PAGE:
LONDON – The iconic British tour operator Thomas Cook ended 178 years of history in the sector when it went into suspension on Monday.
The travel giant was best known for offering holiday packages across numerous countries and having its own airline.
The company took its first steps in 1841 when cabinetmaker Thomas Cook founded the business in the county of Leicestershire (north-central England) hosting trips to nearby towns.
Cook, who was a Baptist pastor, found a niche in the market to offer working-class people a form of entertainment that would serve as an alternative to excessive alcohol consumption in Victorian Britain.
The former cabinetmaker took advantage of the emerging railway networks in the United Kingdom to offer a 19-kilometer route from the city of Leicester (north-central English) to the town of Loughborough, at a cost of one shilling per person (equivalent to about $3.6).
He advertised the railway trip on posters that would hang on street walls under the headline “Public News.”
The short trips were so successful that Cook repeated them for several summers in a row, which paved the way to include other British towns.
In 1855 Cook set out to cross the English Channel to visit Paris, a visit that proved a turning point for the travel company.
New tours were created to include other European destinations, and routes to the United States, Asia and the Middle East followed shortly after.
A booming middle class fueled the company’s expansion as travel became a desirable commodity in the United Kingdom.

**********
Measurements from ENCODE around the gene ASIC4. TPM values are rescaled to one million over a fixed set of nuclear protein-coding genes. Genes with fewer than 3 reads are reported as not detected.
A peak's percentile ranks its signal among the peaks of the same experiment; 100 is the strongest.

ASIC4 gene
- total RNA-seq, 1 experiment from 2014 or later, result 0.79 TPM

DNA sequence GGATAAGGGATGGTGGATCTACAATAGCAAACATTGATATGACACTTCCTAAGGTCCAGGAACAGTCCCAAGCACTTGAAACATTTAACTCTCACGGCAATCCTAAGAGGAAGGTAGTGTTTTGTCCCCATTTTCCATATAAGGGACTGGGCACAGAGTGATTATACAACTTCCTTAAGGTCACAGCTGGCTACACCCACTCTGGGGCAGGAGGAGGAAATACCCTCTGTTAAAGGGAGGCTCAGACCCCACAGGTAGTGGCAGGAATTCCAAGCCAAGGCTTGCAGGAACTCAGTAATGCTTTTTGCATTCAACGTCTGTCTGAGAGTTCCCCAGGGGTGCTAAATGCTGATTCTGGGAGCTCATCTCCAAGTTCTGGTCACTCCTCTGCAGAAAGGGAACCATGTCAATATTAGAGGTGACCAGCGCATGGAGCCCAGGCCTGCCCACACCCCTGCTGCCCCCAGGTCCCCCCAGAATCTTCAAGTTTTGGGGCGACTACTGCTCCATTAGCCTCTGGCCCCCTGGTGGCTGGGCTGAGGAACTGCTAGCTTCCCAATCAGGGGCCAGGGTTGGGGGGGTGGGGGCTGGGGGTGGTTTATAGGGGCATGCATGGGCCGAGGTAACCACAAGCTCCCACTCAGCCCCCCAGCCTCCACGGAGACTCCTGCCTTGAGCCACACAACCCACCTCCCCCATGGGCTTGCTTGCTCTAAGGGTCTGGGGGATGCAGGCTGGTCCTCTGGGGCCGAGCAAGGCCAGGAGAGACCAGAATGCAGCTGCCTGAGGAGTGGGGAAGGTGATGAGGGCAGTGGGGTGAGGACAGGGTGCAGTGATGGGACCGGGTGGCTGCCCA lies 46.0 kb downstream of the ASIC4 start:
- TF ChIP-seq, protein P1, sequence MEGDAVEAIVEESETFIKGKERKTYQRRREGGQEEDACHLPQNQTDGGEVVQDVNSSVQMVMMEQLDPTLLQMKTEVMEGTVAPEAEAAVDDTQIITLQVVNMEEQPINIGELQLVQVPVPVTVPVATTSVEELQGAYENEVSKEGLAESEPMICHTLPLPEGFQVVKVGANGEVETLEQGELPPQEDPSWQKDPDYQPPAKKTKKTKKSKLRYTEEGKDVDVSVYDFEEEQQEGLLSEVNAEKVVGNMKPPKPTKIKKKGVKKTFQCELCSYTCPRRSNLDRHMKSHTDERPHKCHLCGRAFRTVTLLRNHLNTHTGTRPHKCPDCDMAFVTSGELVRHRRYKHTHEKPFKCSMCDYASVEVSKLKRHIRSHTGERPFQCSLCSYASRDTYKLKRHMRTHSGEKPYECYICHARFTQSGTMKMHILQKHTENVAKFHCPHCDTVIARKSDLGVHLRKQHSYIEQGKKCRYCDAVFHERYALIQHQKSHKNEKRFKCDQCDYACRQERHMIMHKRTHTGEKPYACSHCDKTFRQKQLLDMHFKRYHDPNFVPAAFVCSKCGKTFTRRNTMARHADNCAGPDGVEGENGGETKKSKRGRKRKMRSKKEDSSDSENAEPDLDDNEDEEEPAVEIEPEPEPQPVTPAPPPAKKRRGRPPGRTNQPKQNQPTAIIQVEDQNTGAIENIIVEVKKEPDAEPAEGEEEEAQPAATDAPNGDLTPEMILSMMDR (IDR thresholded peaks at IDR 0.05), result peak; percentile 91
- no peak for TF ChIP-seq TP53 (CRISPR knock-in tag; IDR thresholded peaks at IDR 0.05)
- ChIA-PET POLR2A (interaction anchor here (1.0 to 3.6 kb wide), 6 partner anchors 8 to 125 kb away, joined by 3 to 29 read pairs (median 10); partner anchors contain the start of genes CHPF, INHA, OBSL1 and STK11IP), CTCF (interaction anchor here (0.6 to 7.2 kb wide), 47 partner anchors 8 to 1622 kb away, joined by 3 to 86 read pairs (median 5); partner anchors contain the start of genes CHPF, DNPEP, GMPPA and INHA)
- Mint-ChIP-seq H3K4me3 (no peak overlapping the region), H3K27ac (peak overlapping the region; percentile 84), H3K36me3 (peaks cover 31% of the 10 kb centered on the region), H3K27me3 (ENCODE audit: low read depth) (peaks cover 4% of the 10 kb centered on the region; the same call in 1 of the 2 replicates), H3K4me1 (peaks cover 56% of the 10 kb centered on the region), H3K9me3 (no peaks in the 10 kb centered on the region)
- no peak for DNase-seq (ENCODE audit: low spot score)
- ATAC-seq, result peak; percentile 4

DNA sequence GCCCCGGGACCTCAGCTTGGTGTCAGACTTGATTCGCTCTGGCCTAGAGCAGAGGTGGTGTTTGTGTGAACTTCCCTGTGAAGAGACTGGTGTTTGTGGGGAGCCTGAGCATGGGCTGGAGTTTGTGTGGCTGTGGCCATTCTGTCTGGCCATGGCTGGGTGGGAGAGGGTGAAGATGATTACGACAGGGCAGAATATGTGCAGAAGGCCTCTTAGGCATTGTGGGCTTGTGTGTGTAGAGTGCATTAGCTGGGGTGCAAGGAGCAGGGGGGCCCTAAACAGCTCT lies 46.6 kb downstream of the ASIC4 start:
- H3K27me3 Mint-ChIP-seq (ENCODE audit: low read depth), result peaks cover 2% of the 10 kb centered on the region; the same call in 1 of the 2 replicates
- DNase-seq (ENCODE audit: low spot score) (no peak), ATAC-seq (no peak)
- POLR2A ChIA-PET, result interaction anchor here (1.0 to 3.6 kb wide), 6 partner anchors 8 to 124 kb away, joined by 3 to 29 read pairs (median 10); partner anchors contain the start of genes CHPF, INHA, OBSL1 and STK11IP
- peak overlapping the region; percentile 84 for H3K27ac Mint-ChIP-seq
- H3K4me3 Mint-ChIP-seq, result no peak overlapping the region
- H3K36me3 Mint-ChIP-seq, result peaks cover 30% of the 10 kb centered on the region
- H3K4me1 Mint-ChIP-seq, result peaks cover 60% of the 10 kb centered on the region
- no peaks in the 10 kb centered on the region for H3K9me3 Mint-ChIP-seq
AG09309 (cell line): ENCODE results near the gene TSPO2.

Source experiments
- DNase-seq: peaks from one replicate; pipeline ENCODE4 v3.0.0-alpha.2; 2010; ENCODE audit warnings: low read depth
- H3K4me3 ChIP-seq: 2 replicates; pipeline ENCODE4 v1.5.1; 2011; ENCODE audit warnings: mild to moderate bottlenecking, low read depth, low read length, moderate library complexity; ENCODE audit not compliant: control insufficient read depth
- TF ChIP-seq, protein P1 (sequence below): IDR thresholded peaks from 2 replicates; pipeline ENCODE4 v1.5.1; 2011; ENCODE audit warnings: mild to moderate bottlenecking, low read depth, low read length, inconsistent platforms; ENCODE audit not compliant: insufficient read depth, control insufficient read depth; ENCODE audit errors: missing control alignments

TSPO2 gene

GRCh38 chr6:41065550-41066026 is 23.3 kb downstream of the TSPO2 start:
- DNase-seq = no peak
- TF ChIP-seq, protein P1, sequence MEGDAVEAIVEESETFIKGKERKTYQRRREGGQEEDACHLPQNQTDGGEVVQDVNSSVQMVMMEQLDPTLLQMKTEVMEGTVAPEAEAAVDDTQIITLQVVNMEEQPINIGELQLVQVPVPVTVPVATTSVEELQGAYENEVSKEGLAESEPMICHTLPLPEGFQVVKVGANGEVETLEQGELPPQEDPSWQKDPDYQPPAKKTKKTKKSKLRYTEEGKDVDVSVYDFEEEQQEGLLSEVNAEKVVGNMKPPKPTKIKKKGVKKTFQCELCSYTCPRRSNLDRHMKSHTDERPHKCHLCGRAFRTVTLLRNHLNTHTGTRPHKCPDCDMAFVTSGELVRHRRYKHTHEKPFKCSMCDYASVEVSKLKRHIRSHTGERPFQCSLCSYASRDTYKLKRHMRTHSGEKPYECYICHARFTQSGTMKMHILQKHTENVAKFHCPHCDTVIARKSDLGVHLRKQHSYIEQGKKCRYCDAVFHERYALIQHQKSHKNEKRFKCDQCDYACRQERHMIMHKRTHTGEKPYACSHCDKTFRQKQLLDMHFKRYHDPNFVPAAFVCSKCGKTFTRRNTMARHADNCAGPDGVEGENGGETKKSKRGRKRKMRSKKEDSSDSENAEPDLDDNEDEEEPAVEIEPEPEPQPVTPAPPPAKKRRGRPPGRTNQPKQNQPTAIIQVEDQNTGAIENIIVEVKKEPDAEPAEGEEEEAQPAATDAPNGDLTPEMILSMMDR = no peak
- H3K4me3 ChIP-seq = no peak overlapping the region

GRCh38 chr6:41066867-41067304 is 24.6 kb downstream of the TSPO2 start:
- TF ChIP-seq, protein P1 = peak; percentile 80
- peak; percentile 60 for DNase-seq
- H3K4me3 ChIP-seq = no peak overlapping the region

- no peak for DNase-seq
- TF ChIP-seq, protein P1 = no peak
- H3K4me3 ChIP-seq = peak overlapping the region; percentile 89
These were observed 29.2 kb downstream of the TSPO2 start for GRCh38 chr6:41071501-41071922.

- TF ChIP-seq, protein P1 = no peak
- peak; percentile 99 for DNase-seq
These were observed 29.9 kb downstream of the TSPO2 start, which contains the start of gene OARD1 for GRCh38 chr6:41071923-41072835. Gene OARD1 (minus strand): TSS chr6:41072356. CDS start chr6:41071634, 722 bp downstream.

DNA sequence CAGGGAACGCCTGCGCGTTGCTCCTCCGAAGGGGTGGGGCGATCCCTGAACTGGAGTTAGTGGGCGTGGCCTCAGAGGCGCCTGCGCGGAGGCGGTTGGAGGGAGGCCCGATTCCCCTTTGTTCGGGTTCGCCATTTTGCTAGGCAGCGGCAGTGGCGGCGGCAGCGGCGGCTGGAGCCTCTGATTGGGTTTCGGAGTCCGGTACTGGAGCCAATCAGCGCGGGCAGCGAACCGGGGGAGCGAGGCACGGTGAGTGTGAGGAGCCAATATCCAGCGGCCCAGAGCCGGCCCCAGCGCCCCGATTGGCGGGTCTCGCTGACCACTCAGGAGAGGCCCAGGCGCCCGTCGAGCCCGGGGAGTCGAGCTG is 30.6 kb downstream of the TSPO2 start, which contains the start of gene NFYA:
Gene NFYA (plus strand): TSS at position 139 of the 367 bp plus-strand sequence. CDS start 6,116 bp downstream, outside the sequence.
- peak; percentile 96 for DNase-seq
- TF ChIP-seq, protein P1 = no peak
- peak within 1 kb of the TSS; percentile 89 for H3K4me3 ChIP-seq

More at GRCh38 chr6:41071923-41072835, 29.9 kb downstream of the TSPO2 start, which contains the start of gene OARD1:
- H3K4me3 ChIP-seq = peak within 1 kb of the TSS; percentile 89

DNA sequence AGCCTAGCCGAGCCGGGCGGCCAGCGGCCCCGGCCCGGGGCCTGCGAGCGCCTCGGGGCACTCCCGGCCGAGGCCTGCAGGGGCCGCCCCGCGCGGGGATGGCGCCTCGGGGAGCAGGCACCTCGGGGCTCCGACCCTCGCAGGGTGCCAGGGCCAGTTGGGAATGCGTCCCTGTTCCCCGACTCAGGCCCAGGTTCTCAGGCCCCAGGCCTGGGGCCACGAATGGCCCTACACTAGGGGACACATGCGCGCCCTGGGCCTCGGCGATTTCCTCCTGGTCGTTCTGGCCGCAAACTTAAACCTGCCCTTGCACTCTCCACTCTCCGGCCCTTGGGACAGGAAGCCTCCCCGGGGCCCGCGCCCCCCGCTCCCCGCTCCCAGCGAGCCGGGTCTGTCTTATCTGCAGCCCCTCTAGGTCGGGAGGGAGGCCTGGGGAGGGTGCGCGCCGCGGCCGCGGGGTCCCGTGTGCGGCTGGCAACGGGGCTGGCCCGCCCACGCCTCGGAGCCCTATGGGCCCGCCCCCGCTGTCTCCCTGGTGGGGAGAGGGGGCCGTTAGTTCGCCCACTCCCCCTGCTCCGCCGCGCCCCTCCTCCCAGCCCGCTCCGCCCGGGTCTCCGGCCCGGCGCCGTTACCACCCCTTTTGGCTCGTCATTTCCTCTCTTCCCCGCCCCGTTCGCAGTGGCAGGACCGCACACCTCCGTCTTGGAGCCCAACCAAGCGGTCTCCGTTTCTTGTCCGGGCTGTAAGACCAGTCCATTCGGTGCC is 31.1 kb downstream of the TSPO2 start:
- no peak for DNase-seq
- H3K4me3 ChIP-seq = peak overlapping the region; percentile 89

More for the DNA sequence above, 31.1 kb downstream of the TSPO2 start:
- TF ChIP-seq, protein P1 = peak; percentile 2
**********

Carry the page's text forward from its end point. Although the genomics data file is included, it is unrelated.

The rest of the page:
John Mason Cook, Cook’s son, took over the company after the death of his father in 1892, and the business remained a family one well into the early 20th century.
In the late 1920s, the founder’s grandsons sold the business to the Belgian owners of the Orient Express but with the outbreak of World War II, it was nationalized by the British Government.
In the postwar period, the company bounced back by offering vacation packages abroad, but as competition increased it was privatized in the 1970s.
In 1992 the travel operator was bought by the German Westdeutsche Landesbank and in 1999 the Thomas Cook airline was established.
In 2001, it was transferred to another German company, C&N Touristic AG, and stores were opened for the sale of tourist packages as the business was expanded abroad.
However, the 21st century has proven to be Thomas Cook’s most challenging time.
The digital revolution brought with it a radical transformation in how consumers booked holidays and airline tickets as customers increasingly made their purchases online and targeted budget airlines.
In June 2007, a merger with the My Travel group paved the way for the Thomas Cook group and began trading on the London and Frankfurt stock exchanges.
In recent years, accumulated debt, issues as a result of currency fluctuations, natural disasters such as hurricanes, and the uncertainty generated by Brexit have mounted resulting in many holiday goers forgoing trips abroad.
Until its collapse, Thomas Cook sold tour packages to 19 million people globally in more than 15 countries across 560 branches.